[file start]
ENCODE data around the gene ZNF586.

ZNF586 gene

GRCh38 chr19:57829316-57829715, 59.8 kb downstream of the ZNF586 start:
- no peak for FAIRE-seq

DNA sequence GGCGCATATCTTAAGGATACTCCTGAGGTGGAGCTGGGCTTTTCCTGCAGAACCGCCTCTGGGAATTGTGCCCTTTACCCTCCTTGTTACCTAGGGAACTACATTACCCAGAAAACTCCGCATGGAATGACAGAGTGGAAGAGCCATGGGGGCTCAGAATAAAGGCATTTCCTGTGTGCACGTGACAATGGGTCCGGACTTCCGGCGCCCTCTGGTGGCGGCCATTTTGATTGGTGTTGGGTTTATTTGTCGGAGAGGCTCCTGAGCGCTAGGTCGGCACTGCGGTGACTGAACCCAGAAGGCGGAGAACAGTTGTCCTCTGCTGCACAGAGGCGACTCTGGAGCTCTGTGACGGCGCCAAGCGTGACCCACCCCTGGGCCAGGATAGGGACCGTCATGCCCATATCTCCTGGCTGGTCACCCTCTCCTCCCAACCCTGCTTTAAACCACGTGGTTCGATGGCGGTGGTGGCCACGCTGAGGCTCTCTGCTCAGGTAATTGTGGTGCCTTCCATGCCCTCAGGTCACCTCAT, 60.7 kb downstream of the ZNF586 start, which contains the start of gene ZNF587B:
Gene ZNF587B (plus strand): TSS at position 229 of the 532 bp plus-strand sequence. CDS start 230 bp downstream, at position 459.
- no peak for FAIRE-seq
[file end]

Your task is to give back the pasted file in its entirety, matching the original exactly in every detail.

ENCODE data around the gene ZNF586.

ZNF586 gene

GRCh38 chr19:57829316-57829715, 59.8 kb downstream of the ZNF586 start:
- no peak for FAIRE-seq

DNA sequence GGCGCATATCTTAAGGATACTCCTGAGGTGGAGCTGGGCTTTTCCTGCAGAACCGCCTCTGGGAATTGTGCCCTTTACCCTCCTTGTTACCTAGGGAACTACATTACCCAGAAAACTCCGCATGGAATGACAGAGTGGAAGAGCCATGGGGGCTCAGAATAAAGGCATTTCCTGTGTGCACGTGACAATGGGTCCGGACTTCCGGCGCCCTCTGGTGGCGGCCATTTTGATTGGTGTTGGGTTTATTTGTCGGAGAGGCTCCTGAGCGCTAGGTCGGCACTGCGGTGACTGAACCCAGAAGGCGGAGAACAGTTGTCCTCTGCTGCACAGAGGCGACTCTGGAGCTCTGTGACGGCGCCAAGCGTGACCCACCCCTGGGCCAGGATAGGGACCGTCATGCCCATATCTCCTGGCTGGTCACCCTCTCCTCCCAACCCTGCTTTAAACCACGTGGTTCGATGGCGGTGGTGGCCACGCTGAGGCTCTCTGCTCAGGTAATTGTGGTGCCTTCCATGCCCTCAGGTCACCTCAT, 60.7 kb downstream of the ZNF586 start, which contains the start of gene ZNF587B:
Gene ZNF587B (plus strand): TSS at position 229 of the 532 bp plus-strand sequence. CDS start 230 bp downstream, at position 459.
- no peak for FAIRE-seq